Then she bade Odysseus a kind farewell, and sent a gentle and friendly wind to waft him over the waves.
Here is the west wind; but only to waft the enemy into our hands.
His own private band of musicians played a "De Profundis" of his own composition to waft his soul on its long journey.
Scarce a wind can blow that will not waft to you these voices.
Still, looking back, I caught the waft of a light dress among the fern, and frowned as the sound of laughter came down the wind.
You waft me from extreme to extreme, with a rapidity absolutely dizzying.
Suddenly a breath—a waft rather of soft air blew over his face.
He can waft himself from world to world by his own self-moving powers.
A waft of cooked air floated out into the June sunshine through the letter-box.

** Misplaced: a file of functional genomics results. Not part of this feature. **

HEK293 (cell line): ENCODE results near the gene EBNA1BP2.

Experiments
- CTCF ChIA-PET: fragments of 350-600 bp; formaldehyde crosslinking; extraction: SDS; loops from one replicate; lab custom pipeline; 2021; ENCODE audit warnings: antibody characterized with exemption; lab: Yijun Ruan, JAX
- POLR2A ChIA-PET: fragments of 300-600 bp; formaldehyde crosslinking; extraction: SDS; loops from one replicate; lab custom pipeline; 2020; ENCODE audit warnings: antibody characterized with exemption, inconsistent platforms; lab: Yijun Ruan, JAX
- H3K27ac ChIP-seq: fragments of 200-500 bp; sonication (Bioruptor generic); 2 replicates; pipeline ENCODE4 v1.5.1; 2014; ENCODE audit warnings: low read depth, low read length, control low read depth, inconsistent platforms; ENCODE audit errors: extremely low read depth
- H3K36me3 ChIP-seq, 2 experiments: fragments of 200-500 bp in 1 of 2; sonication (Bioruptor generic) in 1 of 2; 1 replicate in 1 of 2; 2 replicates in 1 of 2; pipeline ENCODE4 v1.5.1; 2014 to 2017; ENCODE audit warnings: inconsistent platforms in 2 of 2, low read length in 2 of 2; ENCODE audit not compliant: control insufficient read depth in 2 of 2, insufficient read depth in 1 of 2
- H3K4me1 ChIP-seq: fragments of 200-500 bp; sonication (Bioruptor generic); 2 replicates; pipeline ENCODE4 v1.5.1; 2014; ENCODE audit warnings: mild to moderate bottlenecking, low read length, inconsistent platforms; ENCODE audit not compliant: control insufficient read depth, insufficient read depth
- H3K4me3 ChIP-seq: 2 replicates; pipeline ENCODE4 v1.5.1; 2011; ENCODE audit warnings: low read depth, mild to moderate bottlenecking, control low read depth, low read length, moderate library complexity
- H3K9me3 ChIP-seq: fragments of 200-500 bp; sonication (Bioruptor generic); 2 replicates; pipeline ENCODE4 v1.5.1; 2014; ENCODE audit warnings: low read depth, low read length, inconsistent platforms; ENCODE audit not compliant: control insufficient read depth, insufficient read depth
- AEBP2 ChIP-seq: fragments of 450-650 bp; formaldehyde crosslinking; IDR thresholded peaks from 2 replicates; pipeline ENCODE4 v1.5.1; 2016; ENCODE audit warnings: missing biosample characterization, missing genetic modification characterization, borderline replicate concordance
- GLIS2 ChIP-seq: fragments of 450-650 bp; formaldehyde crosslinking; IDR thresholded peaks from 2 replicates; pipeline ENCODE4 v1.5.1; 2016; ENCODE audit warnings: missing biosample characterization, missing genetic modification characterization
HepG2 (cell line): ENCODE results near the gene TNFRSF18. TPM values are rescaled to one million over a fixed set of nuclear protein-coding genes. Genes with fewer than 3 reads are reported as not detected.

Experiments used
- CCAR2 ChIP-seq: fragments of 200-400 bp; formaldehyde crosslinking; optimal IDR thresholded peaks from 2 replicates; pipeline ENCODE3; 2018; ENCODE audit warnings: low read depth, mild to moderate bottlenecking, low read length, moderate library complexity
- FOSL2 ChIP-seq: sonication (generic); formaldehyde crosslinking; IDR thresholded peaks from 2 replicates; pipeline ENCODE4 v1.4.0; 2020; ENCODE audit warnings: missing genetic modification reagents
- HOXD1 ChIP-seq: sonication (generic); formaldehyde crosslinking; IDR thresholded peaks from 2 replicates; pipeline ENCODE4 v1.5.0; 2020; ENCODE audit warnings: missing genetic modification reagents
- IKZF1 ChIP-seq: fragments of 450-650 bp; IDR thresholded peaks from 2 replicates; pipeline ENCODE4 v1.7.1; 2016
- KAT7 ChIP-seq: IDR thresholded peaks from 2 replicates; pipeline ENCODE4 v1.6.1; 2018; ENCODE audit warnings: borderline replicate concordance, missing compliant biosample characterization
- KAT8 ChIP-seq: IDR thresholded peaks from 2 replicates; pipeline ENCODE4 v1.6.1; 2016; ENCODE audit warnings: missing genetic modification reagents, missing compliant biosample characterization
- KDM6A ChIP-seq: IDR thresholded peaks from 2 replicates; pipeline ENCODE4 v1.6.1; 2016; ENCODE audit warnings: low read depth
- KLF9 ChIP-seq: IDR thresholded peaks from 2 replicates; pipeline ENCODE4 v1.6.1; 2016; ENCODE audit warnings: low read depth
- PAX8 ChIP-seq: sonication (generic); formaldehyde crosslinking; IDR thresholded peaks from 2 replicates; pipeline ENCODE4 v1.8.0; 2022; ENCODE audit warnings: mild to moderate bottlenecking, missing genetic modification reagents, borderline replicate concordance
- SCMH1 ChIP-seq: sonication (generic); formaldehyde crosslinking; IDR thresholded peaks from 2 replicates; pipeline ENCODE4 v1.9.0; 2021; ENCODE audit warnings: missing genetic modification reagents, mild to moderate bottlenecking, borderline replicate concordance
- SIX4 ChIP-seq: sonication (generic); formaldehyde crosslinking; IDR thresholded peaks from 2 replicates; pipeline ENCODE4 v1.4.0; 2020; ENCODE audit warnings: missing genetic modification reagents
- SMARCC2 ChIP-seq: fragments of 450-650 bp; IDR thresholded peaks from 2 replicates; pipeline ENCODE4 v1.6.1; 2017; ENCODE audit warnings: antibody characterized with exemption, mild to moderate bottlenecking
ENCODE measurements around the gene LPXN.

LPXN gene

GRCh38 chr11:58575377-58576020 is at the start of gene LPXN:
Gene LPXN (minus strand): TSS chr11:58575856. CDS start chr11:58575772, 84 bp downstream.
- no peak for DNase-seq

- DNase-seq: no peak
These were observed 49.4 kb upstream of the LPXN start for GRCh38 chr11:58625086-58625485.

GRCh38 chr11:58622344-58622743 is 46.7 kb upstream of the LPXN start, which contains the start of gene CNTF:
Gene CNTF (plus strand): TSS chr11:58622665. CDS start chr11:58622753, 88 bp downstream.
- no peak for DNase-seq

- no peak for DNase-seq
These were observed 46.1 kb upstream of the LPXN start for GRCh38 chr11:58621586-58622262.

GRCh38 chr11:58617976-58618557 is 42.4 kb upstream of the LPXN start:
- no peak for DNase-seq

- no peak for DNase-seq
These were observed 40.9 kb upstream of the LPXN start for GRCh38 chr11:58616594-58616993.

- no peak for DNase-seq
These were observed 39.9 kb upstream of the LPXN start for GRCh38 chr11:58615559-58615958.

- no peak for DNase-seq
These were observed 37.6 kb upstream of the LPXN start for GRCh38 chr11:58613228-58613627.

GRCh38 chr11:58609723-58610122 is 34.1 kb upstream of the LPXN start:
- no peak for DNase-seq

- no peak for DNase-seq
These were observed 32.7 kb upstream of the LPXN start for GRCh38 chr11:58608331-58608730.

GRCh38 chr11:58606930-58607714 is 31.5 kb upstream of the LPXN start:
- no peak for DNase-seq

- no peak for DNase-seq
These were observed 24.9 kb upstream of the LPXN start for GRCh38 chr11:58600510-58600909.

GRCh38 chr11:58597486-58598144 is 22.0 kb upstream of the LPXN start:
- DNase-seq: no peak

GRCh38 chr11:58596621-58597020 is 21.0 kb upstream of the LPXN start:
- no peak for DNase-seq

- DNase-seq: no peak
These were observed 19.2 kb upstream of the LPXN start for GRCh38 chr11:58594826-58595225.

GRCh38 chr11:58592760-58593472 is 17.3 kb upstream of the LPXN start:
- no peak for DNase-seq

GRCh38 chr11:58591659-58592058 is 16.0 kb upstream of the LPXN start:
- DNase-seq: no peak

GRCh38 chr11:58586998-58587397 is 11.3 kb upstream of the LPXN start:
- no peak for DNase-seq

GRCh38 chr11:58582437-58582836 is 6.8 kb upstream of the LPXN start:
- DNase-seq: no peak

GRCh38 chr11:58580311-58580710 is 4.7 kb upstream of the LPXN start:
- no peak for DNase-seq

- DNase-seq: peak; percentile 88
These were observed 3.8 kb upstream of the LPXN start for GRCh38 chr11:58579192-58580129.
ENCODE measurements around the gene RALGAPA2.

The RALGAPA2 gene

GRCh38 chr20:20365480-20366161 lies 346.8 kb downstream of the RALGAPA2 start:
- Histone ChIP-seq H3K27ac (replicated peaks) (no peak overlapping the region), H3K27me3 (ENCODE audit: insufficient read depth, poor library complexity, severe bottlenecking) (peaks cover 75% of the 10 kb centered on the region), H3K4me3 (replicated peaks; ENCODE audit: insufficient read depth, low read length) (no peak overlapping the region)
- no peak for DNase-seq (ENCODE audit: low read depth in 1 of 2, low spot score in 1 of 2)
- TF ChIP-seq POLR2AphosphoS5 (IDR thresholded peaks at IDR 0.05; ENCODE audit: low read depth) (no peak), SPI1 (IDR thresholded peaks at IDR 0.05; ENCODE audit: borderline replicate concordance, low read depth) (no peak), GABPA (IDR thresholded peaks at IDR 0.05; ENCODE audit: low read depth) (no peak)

The tide in his affairs had come, which, taken at the flood, was to waft him on to fortune.
1510s, "to carry over water," back-formation from obsolete wafter "convoy ship" (late 15c.), from Middle Dutch or Middle Low German wachter "a guard," from wachten "to guard," related to waken "rouse from sleep" (see wake (n.1)). The meaning "pass through air or space, float" is first attested 1704, and possibly shows some influence of northern dialect waff "cause to move to and fro" (1510s), a variant of wave. Related: Wafted; wafting.